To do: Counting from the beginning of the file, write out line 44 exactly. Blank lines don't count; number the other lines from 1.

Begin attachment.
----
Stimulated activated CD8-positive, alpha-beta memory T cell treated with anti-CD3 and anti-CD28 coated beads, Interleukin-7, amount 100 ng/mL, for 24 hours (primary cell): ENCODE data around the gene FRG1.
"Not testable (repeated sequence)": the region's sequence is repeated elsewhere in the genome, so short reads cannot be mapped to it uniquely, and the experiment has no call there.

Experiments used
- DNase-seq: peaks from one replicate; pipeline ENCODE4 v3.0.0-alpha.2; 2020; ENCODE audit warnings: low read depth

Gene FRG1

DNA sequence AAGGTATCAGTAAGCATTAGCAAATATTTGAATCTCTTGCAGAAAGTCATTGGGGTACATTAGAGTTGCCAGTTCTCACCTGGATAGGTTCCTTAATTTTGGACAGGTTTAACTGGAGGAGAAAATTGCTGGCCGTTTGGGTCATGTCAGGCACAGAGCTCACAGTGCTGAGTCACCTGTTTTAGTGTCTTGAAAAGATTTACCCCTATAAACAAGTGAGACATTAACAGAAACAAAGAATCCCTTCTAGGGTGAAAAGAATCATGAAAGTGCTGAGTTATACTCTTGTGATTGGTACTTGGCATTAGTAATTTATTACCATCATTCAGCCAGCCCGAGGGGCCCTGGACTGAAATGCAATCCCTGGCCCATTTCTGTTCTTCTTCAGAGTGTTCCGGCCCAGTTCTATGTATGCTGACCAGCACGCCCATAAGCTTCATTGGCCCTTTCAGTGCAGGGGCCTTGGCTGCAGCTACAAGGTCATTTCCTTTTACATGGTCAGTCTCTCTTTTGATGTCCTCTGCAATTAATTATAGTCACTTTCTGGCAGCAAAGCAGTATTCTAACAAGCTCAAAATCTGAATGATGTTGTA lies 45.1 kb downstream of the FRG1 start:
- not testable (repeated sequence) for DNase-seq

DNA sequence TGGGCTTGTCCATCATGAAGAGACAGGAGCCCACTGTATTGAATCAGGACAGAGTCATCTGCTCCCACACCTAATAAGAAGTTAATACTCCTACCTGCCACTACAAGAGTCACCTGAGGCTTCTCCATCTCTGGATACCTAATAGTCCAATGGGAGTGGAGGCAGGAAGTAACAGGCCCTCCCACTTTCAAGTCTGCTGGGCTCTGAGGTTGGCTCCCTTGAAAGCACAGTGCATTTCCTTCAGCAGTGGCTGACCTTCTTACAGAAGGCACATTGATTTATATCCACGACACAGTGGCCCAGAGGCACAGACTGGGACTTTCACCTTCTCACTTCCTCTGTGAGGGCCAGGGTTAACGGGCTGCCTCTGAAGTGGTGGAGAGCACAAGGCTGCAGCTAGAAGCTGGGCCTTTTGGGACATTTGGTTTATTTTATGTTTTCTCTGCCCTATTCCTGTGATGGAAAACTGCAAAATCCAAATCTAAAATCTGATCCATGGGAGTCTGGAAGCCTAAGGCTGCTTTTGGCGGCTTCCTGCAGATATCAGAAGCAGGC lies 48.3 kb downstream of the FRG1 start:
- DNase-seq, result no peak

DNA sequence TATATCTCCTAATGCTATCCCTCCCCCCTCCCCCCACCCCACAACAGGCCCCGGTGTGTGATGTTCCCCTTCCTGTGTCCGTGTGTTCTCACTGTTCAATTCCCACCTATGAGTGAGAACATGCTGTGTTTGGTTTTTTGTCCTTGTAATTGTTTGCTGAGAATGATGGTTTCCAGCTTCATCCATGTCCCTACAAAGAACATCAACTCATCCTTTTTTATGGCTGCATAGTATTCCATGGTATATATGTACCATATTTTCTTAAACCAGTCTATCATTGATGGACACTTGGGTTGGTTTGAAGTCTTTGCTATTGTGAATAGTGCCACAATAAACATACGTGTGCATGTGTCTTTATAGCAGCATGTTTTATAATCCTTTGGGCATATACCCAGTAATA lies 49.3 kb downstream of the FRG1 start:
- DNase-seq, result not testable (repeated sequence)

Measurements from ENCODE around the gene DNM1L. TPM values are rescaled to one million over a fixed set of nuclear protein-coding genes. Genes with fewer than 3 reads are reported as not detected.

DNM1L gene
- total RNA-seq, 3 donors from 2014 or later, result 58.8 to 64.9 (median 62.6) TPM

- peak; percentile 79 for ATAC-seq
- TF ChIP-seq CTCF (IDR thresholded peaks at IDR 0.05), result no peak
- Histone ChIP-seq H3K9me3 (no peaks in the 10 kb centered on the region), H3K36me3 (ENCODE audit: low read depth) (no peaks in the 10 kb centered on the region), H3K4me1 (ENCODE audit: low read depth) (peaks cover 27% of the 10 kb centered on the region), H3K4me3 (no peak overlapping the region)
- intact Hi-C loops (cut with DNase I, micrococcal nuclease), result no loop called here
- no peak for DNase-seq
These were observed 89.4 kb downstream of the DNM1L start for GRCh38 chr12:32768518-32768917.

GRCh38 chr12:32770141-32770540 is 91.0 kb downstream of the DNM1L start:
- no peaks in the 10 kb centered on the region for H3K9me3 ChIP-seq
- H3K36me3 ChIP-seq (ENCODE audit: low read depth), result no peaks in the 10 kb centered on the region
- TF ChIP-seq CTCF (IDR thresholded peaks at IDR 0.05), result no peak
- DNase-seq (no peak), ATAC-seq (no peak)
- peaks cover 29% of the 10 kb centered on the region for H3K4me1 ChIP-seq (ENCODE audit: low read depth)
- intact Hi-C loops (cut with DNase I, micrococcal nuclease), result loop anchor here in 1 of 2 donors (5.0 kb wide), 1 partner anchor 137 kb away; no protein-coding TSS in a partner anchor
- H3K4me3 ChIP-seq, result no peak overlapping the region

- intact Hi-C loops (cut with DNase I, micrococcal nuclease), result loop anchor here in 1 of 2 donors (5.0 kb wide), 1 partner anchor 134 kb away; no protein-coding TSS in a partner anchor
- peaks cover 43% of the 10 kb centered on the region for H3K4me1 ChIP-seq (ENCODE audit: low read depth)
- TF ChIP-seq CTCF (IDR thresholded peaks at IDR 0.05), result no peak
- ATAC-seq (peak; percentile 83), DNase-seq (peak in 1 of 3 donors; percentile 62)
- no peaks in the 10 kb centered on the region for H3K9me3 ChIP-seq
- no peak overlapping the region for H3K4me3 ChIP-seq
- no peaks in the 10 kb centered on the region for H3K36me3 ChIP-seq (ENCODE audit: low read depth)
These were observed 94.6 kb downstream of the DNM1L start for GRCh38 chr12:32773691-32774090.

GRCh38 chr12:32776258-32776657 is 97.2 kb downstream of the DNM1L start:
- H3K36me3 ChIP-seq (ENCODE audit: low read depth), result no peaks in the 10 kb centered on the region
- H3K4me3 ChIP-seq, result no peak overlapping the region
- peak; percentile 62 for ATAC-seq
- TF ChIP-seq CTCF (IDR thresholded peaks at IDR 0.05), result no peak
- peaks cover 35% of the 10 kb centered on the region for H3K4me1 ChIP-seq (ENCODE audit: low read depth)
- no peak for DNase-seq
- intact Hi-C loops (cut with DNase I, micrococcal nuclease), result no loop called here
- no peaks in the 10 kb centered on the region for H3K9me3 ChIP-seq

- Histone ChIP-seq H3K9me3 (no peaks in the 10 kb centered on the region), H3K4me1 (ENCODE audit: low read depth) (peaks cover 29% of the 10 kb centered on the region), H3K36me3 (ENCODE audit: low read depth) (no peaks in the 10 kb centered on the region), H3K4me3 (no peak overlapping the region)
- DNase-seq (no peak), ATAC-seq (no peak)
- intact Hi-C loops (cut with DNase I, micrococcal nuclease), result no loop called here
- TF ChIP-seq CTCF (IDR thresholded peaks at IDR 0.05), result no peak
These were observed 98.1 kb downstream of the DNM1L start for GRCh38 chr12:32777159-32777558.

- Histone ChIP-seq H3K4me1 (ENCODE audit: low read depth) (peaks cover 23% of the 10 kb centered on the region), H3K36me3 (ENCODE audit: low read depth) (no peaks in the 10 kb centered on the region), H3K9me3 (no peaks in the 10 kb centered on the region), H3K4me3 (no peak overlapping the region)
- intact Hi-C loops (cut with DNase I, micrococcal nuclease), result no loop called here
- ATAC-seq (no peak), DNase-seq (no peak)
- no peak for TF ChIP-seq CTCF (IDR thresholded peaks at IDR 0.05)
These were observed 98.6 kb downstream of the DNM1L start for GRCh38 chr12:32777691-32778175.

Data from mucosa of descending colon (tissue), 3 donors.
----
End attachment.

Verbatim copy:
- intact Hi-C loops (cut with DNase I, micrococcal nuclease), result no loop called here